First, a confession: For years, I had doubts when it came to Robert F. Kennedy (1925-1968). Strong doubts. To me, the ambitious younger brother of President John F. Kennedy seemed to be too cunning, too hawkish, too much of hardened cold warrior, too vicious of a political animal. I was not swept away by Bobby Kennedy-mania like so many people I knew. In graduate school, I shared an office with a fellow doctoral student who kept a photograph of RFK above his desk. At the time, I did not understand his love of Kennedy.
As I grow older, though, I've found that my attitude toward Robert Kennedy has changed. Maybe it's because I've lost the self-righteous edge I had my youth -- the black-and-white sense of right and wrong, the inability to come to terms with ambiguities in people. I've also become better informed, having read such gripping accounts of Kennedy's final years as Thurston Clarke's The Last Campaign: Robert F. Kennedy and 82 Days That Inspired America and David Talbot's Brothers: The Hidden History of the Kennedy Years. I have come to appreciate the complexities, ambiguities and multiple facets of Kennedy.
And the more I read about Bobby, the more I'm struck by what a truly remarkable man he was. In the final months of his life, he was undergoing a transformation. He became a deeper thinker, a more compassionate visionary, and an advocate for the forgotten men and women of American society. His was a voice of peace and reconciliation in a relentlessly trying time of American history. When riots erupted in more than 100 cities following the tragic assassination of Martin Luther King, Jr. in Memphis on April 4, 1968, presidential candidate Robert Kennedy urged calmness, compassion and unity.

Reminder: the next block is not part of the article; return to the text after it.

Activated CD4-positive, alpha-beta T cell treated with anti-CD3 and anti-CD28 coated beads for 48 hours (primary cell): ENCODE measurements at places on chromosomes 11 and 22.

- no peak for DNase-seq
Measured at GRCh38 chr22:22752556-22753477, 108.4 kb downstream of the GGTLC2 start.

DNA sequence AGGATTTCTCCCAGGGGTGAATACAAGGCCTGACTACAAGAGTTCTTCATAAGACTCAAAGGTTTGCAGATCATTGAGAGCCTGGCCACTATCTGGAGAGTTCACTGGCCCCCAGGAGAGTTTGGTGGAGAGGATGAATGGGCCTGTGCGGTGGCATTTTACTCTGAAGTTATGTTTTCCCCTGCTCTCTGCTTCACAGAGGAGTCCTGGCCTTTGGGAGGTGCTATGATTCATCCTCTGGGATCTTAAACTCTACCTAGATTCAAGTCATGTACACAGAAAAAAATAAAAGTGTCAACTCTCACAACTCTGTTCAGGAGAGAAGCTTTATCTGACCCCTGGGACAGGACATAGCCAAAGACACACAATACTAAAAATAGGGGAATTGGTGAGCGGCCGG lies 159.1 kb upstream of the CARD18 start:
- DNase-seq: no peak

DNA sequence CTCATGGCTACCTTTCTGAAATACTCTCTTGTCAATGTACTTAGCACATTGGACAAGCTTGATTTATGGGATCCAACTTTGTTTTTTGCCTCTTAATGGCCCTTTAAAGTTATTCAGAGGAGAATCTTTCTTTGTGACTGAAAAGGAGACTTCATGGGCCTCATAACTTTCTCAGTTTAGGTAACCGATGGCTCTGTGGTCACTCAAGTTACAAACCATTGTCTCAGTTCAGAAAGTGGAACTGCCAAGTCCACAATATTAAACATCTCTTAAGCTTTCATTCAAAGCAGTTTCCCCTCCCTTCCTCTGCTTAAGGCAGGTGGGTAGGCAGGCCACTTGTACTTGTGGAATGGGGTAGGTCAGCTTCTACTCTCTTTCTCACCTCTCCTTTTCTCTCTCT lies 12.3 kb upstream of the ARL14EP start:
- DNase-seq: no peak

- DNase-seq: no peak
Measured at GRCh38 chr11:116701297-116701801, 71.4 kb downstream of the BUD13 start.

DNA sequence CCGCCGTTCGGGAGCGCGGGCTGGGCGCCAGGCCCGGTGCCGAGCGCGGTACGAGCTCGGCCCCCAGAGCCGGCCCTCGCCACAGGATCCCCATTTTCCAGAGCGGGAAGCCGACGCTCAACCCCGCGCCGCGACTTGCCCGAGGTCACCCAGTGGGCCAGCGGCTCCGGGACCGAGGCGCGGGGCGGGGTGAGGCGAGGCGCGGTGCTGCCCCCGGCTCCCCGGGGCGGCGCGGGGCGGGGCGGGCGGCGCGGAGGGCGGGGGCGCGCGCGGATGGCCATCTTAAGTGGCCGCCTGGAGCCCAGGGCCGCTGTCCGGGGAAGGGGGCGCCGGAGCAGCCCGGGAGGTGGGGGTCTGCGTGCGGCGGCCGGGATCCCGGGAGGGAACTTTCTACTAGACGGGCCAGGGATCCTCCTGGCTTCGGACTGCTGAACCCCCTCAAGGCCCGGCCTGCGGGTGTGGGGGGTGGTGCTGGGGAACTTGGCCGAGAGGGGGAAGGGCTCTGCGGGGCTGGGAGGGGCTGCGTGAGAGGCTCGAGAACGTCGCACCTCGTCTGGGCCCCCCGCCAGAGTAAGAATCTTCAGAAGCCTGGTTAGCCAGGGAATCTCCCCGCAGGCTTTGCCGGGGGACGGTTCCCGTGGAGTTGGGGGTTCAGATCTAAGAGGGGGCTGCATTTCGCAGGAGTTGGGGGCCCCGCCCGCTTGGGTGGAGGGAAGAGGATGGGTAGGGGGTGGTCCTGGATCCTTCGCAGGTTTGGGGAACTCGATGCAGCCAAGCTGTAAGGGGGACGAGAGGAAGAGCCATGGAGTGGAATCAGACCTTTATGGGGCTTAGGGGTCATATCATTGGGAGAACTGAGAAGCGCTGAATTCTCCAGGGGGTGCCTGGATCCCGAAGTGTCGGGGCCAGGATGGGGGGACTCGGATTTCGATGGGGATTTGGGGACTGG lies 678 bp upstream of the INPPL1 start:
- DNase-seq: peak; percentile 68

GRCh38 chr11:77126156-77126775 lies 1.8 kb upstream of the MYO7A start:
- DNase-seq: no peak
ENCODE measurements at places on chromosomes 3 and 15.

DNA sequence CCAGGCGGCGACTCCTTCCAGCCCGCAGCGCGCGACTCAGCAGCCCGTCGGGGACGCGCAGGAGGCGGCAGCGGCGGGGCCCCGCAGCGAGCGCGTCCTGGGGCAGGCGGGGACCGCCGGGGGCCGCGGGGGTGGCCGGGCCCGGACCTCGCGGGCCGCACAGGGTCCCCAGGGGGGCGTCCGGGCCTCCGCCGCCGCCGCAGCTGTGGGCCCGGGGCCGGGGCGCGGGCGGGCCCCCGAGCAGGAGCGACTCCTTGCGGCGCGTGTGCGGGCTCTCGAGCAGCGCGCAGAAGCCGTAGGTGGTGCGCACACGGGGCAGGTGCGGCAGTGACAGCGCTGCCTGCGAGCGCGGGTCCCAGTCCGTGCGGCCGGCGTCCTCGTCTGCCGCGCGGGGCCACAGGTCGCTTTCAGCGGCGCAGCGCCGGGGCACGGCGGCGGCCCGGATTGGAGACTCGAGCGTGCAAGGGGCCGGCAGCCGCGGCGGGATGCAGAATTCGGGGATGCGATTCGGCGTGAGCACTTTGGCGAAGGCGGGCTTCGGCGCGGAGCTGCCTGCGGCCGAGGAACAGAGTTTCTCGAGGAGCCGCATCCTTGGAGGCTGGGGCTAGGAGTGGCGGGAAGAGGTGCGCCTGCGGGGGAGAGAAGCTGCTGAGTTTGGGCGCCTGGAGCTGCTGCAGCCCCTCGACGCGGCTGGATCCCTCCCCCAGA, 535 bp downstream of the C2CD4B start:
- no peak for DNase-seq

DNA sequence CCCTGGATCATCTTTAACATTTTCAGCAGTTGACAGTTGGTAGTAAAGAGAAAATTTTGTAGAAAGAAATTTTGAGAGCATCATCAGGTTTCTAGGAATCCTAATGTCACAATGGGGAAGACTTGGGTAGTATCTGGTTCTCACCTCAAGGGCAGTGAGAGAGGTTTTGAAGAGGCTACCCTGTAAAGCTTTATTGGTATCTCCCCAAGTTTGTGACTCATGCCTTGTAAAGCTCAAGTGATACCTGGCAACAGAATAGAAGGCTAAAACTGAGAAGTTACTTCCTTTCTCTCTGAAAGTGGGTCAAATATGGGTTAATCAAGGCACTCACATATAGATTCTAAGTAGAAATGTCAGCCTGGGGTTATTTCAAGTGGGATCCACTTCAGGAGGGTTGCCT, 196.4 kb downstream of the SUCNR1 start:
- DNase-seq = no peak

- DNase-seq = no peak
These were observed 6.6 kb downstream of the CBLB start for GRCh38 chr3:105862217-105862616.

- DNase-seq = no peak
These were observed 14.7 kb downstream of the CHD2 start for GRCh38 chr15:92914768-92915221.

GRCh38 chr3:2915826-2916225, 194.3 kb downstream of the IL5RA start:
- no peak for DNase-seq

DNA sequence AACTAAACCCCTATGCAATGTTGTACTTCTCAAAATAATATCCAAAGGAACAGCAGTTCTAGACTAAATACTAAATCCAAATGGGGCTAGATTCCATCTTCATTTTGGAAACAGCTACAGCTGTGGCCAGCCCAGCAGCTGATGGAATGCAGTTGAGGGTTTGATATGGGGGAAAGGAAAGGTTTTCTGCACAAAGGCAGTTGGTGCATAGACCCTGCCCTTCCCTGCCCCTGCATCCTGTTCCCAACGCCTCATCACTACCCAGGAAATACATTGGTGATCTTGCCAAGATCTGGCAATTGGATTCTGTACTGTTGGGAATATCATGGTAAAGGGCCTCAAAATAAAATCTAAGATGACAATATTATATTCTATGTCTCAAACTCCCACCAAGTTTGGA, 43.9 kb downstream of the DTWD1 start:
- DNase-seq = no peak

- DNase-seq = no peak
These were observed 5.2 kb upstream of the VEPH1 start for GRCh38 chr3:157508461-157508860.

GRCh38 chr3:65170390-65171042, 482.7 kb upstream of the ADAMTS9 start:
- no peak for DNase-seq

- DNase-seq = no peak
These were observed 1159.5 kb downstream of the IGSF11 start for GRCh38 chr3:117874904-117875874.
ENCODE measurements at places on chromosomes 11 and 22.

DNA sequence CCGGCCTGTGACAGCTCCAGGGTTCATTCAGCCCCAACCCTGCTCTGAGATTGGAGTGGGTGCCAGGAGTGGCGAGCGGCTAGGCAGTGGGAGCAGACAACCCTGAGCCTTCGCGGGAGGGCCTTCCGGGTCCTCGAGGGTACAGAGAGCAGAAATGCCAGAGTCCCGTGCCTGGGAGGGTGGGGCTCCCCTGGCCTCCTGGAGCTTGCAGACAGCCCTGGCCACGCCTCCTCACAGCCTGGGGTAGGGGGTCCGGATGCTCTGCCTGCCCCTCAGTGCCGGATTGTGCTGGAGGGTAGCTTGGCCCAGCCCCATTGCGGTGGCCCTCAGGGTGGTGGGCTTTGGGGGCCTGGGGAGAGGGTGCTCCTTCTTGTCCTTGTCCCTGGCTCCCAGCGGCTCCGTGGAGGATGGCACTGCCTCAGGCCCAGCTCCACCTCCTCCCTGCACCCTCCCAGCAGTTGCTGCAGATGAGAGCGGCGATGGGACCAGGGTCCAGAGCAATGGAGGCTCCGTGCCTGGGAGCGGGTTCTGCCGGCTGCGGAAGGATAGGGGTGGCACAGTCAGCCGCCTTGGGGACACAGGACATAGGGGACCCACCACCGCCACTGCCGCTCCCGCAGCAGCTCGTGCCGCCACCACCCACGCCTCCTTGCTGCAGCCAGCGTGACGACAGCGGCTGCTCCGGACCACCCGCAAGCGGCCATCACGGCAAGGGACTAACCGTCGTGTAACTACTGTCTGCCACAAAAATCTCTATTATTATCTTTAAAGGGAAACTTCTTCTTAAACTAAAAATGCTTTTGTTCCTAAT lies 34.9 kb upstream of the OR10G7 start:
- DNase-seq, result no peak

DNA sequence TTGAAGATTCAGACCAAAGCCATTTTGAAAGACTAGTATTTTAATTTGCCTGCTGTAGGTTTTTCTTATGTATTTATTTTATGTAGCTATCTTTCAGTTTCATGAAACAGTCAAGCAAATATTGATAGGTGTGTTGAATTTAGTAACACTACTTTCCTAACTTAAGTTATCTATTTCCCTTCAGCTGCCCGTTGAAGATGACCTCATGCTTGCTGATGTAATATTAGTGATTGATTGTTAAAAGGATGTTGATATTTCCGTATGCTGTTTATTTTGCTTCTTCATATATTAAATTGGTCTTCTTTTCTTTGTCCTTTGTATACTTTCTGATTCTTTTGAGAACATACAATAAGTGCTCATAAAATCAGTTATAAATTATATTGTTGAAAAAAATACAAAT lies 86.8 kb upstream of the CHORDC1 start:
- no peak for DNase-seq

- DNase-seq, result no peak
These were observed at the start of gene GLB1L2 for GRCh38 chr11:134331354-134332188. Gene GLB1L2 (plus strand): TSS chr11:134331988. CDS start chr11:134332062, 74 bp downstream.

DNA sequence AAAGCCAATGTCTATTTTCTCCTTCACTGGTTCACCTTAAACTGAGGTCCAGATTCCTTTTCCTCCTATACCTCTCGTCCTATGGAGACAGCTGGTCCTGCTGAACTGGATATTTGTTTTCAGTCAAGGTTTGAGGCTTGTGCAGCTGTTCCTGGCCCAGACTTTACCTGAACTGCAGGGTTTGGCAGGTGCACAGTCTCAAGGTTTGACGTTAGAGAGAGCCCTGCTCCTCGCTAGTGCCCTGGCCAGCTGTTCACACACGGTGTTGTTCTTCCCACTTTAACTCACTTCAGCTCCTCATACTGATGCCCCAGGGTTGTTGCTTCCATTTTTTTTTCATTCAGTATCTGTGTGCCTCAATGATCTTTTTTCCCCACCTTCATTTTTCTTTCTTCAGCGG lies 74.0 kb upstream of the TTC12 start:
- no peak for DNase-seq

Speaking in Cleveland the day after King's death, Kennedy said, "Too often we honor swagger and bluster and the wielders of force; too often we excuse those who are willing to build their own lives on the shattered dreams of others. We must admit that our children's future cannot be built on the misfortunes of others. We must recognize that this short life can neither be ennobled or enriched by hatred or revenge."
Two months later, the assassin's bullet ended Kennedy's life, too. And a nation plunged into despair.
His life was much too short. Toward the end of it, a new Robert Kennedy was born. This Kennedy was a humanistic visionary poised to lead America toward something better. He courageously -- fearlessly -- reevaluated his most fundamental beliefs. And along the way, he challenged a generation to live up to America's highest ideals. "One person can make a difference," he insisted, "and all of us ought to try."
Moments before his assassination (which occurred shortly after midnight on June 5, 1968), Kennedy told a cheering audience at the Ambassador Hotel in Los Angeles (pictured right), "We must recognize that this short life can neither be ennobled or enriched by hatred or revenge. We can perhaps remember, if only for a time, that those who live with us are our brothers, that they share with us the same short moment of life; that they seek, as do we, nothing but the chance to live out their lives in purpose and happiness, winning what satisfaction and fulfillment they can."
Forty years later, those words still resonate.